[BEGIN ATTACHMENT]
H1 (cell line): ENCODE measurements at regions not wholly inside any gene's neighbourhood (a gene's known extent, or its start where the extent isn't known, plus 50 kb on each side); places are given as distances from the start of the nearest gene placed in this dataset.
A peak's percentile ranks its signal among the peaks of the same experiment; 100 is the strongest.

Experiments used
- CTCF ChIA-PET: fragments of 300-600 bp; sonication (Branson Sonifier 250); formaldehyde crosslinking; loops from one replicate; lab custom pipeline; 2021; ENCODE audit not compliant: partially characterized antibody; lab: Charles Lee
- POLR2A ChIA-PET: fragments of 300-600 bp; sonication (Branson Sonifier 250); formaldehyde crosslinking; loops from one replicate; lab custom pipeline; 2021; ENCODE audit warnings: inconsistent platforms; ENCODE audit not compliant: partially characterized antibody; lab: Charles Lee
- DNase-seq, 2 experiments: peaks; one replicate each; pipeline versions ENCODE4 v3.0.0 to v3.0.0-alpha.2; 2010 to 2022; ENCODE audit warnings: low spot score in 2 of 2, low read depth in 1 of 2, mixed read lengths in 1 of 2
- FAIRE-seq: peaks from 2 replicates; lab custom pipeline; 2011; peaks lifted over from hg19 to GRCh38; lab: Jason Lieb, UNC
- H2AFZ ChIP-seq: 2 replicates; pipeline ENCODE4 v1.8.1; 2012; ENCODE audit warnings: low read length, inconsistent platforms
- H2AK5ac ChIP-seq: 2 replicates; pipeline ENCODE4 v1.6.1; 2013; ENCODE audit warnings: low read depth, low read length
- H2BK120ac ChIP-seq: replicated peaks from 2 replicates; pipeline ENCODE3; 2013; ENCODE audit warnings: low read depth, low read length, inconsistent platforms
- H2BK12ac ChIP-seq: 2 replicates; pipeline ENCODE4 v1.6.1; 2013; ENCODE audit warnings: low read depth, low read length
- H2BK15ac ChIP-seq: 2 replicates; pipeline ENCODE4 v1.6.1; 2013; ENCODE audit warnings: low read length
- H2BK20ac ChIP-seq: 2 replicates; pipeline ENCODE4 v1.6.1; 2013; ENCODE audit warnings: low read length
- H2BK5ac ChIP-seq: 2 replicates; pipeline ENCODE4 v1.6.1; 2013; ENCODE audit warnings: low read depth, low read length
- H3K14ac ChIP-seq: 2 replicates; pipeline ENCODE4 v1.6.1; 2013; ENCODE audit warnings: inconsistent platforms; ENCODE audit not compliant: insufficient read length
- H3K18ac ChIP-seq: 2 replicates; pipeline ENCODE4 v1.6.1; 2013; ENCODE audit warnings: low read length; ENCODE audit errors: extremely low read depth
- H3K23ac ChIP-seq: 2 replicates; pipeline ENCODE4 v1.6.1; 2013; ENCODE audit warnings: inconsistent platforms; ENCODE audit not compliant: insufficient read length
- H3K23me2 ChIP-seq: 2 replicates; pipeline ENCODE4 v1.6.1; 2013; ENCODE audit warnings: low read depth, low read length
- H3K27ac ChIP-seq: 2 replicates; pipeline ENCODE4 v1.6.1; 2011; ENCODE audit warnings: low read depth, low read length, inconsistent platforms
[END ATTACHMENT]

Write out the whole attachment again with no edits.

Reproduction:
H1 (cell line): ENCODE measurements at regions not wholly inside any gene's neighbourhood (a gene's known extent, or its start where the extent isn't known, plus 50 kb on each side); places are given as distances from the start of the nearest gene placed in this dataset.
A peak's percentile ranks its signal among the peaks of the same experiment; 100 is the strongest.

Experiments used
- CTCF ChIA-PET: fragments of 300-600 bp; sonication (Branson Sonifier 250); formaldehyde crosslinking; loops from one replicate; lab custom pipeline; 2021; ENCODE audit not compliant: partially characterized antibody; lab: Charles Lee
- POLR2A ChIA-PET: fragments of 300-600 bp; sonication (Branson Sonifier 250); formaldehyde crosslinking; loops from one replicate; lab custom pipeline; 2021; ENCODE audit warnings: inconsistent platforms; ENCODE audit not compliant: partially characterized antibody; lab: Charles Lee
- DNase-seq, 2 experiments: peaks; one replicate each; pipeline versions ENCODE4 v3.0.0 to v3.0.0-alpha.2; 2010 to 2022; ENCODE audit warnings: low spot score in 2 of 2, low read depth in 1 of 2, mixed read lengths in 1 of 2
- FAIRE-seq: peaks from 2 replicates; lab custom pipeline; 2011; peaks lifted over from hg19 to GRCh38; lab: Jason Lieb, UNC
- H2AFZ ChIP-seq: 2 replicates; pipeline ENCODE4 v1.8.1; 2012; ENCODE audit warnings: low read length, inconsistent platforms
- H2AK5ac ChIP-seq: 2 replicates; pipeline ENCODE4 v1.6.1; 2013; ENCODE audit warnings: low read depth, low read length
- H2BK120ac ChIP-seq: replicated peaks from 2 replicates; pipeline ENCODE3; 2013; ENCODE audit warnings: low read depth, low read length, inconsistent platforms
- H2BK12ac ChIP-seq: 2 replicates; pipeline ENCODE4 v1.6.1; 2013; ENCODE audit warnings: low read depth, low read length
- H2BK15ac ChIP-seq: 2 replicates; pipeline ENCODE4 v1.6.1; 2013; ENCODE audit warnings: low read length
- H2BK20ac ChIP-seq: 2 replicates; pipeline ENCODE4 v1.6.1; 2013; ENCODE audit warnings: low read length
- H2BK5ac ChIP-seq: 2 replicates; pipeline ENCODE4 v1.6.1; 2013; ENCODE audit warnings: low read depth, low read length
- H3K14ac ChIP-seq: 2 replicates; pipeline ENCODE4 v1.6.1; 2013; ENCODE audit warnings: inconsistent platforms; ENCODE audit not compliant: insufficient read length
- H3K18ac ChIP-seq: 2 replicates; pipeline ENCODE4 v1.6.1; 2013; ENCODE audit warnings: low read length; ENCODE audit errors: extremely low read depth
- H3K23ac ChIP-seq: 2 replicates; pipeline ENCODE4 v1.6.1; 2013; ENCODE audit warnings: inconsistent platforms; ENCODE audit not compliant: insufficient read length
- H3K23me2 ChIP-seq: 2 replicates; pipeline ENCODE4 v1.6.1; 2013; ENCODE audit warnings: low read depth, low read length
- H3K27ac ChIP-seq: 2 replicates; pipeline ENCODE4 v1.6.1; 2011; ENCODE audit warnings: low read depth, low read length, inconsistent platforms